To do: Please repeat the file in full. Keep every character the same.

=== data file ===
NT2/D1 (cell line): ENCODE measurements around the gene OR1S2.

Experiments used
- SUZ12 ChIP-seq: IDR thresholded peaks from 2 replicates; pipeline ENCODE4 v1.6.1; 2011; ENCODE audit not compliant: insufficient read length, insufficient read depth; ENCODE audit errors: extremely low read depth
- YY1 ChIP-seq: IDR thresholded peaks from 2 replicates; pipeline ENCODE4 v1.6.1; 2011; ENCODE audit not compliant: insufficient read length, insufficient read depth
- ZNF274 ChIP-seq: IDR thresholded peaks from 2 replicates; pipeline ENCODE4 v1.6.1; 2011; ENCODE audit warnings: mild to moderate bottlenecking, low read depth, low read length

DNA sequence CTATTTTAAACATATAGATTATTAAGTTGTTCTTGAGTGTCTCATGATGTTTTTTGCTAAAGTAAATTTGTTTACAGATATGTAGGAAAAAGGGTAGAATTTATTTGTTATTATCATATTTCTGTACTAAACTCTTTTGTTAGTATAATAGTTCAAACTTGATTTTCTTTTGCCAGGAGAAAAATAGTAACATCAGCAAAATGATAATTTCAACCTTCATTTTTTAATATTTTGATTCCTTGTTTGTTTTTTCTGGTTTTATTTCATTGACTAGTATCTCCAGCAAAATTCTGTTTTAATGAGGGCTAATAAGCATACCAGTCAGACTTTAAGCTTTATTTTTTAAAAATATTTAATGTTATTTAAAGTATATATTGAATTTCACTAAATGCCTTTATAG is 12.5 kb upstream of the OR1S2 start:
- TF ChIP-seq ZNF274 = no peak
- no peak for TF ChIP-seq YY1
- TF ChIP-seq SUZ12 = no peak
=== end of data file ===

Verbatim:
NT2/D1 (cell line): ENCODE measurements around the gene OR1S2.

Experiments used
- SUZ12 ChIP-seq: IDR thresholded peaks from 2 replicates; pipeline ENCODE4 v1.6.1; 2011; ENCODE audit not compliant: insufficient read length, insufficient read depth; ENCODE audit errors: extremely low read depth
- YY1 ChIP-seq: IDR thresholded peaks from 2 replicates; pipeline ENCODE4 v1.6.1; 2011; ENCODE audit not compliant: insufficient read length, insufficient read depth
- ZNF274 ChIP-seq: IDR thresholded peaks from 2 replicates; pipeline ENCODE4 v1.6.1; 2011; ENCODE audit warnings: mild to moderate bottlenecking, low read depth, low read length

DNA sequence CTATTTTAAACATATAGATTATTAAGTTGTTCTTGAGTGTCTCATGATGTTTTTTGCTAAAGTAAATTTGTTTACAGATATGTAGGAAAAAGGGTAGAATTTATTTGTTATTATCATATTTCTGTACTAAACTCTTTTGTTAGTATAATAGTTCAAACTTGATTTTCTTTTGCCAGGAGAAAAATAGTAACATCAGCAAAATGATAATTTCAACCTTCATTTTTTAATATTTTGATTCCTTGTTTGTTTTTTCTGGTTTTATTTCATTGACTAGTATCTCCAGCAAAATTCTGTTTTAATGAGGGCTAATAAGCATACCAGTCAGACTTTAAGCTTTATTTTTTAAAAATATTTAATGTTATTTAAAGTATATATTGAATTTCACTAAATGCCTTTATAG is 12.5 kb upstream of the OR1S2 start:
- TF ChIP-seq ZNF274 = no peak
- no peak for TF ChIP-seq YY1
- TF ChIP-seq SUZ12 = no peak